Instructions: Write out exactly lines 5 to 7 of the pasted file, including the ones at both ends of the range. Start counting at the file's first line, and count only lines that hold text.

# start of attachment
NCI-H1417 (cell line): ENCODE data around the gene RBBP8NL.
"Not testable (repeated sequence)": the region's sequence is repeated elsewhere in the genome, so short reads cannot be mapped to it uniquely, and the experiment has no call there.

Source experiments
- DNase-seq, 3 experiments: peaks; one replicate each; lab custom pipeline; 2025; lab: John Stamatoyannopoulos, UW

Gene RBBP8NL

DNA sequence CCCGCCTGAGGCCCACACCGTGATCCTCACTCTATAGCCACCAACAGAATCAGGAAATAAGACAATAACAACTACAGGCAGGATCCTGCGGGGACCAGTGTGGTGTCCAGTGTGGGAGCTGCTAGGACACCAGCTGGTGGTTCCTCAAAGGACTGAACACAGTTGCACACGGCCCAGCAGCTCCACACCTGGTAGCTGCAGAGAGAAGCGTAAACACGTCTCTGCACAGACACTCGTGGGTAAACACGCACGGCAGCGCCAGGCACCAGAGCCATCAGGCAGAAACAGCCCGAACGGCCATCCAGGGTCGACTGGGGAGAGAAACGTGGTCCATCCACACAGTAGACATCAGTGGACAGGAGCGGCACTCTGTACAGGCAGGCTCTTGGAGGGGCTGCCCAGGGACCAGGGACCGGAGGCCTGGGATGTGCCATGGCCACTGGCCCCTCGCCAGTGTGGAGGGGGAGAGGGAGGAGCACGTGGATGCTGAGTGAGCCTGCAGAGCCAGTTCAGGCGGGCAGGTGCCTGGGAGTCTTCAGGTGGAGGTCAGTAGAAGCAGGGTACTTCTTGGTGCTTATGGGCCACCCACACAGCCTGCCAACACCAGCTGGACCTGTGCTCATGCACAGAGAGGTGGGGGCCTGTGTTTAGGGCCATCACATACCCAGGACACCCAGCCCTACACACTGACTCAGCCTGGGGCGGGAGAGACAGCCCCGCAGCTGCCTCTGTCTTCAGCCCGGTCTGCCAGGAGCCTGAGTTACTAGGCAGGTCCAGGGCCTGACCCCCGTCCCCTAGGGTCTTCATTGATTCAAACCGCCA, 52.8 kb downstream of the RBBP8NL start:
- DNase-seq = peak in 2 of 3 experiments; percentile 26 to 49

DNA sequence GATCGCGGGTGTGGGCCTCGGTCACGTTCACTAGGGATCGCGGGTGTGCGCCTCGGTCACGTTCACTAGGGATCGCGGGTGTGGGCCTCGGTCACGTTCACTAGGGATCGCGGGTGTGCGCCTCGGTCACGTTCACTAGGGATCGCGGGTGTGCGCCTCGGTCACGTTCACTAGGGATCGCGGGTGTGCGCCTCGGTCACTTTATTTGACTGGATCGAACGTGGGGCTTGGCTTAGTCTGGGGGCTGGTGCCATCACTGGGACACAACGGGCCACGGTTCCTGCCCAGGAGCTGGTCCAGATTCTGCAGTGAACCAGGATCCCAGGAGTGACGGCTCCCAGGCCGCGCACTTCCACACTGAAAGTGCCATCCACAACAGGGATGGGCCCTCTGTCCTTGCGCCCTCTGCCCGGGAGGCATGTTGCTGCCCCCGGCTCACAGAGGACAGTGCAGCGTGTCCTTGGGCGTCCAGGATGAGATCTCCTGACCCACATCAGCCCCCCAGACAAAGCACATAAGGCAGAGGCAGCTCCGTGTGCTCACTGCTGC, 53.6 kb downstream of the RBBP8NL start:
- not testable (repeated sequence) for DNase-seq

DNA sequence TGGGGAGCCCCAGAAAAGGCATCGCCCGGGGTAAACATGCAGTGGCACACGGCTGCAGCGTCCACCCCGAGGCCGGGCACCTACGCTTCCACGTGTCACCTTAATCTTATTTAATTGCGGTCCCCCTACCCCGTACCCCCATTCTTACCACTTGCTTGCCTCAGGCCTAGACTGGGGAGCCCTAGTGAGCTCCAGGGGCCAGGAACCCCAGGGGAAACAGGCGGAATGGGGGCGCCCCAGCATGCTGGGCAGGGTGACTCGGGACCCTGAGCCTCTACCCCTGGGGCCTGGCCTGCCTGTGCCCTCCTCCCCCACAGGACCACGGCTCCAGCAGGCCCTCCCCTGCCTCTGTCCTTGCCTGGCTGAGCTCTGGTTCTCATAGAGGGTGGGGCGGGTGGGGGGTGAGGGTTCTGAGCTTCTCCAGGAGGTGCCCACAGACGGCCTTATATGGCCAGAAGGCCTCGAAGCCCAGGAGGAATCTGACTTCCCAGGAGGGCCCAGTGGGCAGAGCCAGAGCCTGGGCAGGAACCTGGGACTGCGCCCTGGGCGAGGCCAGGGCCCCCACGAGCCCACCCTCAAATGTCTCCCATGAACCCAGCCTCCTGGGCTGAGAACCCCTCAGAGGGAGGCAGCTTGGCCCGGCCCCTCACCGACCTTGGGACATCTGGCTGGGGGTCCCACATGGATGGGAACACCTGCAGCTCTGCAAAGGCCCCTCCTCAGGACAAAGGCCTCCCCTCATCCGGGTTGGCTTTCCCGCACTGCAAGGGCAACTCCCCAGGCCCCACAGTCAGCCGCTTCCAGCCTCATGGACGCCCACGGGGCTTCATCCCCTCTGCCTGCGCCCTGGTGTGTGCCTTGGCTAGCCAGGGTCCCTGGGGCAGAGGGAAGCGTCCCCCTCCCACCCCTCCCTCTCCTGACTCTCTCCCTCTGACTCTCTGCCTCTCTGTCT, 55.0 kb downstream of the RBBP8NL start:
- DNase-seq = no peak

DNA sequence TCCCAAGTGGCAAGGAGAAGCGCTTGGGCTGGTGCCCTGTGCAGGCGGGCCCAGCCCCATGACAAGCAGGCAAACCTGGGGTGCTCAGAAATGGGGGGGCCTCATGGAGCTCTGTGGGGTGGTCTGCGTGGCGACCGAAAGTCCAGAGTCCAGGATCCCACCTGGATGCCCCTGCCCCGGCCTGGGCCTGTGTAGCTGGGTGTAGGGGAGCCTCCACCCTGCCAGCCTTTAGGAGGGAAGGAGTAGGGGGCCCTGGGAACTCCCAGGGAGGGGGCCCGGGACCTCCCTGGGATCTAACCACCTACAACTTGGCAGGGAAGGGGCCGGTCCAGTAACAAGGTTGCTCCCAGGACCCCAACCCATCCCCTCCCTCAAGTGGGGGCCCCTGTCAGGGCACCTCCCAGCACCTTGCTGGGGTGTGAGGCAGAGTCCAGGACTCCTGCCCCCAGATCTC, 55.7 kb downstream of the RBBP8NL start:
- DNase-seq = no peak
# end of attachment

Gene RBBP8NL

DNA sequence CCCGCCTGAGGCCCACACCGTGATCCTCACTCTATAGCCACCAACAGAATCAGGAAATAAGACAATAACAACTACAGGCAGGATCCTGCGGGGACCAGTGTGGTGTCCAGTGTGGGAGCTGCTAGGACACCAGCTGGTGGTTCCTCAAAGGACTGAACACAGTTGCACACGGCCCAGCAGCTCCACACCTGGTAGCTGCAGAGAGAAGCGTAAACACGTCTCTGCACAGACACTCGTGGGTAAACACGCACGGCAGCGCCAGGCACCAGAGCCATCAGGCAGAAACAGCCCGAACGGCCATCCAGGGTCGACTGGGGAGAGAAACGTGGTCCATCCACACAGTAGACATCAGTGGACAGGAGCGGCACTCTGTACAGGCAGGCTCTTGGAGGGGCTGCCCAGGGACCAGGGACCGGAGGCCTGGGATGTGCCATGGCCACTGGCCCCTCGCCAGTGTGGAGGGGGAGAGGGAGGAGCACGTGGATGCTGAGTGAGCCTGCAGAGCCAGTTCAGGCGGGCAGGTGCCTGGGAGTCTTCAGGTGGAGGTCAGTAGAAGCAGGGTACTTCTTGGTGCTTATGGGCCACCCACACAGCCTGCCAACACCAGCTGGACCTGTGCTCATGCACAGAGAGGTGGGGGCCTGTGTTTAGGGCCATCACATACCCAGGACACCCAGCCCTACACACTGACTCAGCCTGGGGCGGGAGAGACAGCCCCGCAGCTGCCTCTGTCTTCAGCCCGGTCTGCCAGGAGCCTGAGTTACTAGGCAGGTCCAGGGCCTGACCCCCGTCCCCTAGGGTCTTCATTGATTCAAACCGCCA, 52.8 kb downstream of the RBBP8NL start:
- DNase-seq = peak in 2 of 3 experiments; percentile 26 to 49